Your browser is no longer supported

For the best possible experience using our website we recommend you upgrade to a newer version or another browser.

Your browser appears to have cookies disabled. For the best experience of this website, please enable cookies in your browser

We'll assume we have your consent to use cookies, for example so you won't need to log in each time you visit our site.
Learn more

Hoover Dam bypass bridge completed

A bridge that allows drivers to bypass Hoover Dam’s many security checkpoints and tourists will open after nearly eight years and £151M worth of work.

The 579m construction, which contains 7,250t of steel, 22,937m³ of concrete and 609,600 metres of cable, is expected to slash travel time along the main route between Las Vegas, Nevada, and Phoenix, Arizona.

Traffic jams will be a thing of the past when the bridge officially opens next week as motorists will no longer have to make their way across the dam’s winding two-lane road at a snail’s pace.

US transportation secretary Ray LaHood accompanied a delegation of government officials, including Arizona governor Jan Brewer and US Senate majority leader Harry Reid of Nevada, in voicing their excitement about the completion of the project, which was also hailed as a crucial example of work being done to update America’s infrastructure.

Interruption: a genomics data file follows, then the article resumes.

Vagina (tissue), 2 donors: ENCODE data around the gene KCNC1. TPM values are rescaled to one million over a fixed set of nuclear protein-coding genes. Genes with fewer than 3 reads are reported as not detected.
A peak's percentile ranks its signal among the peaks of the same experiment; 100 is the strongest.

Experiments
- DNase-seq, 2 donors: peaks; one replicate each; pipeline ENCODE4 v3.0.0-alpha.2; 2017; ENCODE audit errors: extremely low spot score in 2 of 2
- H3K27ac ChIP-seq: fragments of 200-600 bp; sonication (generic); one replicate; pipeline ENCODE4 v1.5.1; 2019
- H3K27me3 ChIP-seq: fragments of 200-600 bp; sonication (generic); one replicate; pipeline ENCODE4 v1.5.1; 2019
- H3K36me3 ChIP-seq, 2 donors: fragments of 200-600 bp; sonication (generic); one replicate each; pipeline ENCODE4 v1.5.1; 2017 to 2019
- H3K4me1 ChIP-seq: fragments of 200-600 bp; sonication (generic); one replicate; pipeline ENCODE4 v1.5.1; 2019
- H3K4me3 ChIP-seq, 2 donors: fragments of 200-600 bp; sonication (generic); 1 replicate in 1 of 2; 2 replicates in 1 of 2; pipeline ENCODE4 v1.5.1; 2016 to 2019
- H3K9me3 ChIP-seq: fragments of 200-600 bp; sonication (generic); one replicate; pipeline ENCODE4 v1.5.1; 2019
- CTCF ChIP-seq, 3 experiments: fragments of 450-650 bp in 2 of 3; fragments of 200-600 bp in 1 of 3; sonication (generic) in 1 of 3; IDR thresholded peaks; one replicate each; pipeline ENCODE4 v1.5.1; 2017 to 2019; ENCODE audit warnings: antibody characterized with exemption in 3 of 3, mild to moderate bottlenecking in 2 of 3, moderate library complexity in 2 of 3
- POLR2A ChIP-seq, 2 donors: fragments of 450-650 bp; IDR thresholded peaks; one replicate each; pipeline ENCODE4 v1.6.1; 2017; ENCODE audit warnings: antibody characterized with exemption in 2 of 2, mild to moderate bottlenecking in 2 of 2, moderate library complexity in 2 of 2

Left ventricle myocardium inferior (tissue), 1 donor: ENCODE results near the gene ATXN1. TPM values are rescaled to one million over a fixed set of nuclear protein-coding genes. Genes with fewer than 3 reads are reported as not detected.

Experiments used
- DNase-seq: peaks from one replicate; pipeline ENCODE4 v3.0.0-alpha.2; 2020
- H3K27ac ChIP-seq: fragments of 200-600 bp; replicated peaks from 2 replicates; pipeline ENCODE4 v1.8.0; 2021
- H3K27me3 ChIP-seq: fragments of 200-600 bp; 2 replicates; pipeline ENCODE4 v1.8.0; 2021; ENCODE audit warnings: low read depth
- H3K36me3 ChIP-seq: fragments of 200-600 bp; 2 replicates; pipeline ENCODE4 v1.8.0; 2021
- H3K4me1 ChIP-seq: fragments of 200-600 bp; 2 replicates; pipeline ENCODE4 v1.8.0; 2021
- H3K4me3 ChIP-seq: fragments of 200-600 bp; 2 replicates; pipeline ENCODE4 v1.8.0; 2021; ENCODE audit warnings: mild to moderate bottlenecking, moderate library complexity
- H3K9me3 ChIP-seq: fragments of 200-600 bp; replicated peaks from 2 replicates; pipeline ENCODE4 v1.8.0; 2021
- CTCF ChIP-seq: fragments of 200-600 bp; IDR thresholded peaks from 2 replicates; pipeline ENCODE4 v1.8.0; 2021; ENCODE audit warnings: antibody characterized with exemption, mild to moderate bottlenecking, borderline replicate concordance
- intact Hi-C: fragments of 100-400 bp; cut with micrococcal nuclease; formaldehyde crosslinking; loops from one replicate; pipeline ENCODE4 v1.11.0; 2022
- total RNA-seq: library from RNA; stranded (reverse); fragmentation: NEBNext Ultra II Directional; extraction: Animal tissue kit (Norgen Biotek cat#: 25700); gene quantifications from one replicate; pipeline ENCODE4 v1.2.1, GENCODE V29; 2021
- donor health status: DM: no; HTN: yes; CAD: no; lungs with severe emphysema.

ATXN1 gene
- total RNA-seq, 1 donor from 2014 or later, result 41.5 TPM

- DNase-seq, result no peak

LaHood revealed the bypass was one of 15,000 transportation projects that included updating 6,437km of road across the country.

The bridge is named after former Nevada governor Mike O’Callaghan and Pat Tillman, the former NFL American football player who quit the Arizona Cardinals to join the Army Rangers and died under friendly fire while serving in Afghanistan.

Family members of O’Callaghan and Tillman watched the dedication ceremony along with hundreds of building workers and their families.

People took photos and walked along the bridge before the ceremony, many taking long pauses to stare at the 75-year-old Hoover Dam below – itself regarded as an engineering marvel.

It took five years and 21,000 workers to build the dam, costing £104M. The last of its more than five million barrels of cement was poured in 1935.

Have your say

You must sign in to make a comment

Please remember that the submission of any material is governed by our Terms and Conditions and by submitting material you confirm your agreement to these Terms and Conditions. Please note comments made online may also be published in the print edition of New Civil Engineer. Links may be included in your comments but HTML is not permitted.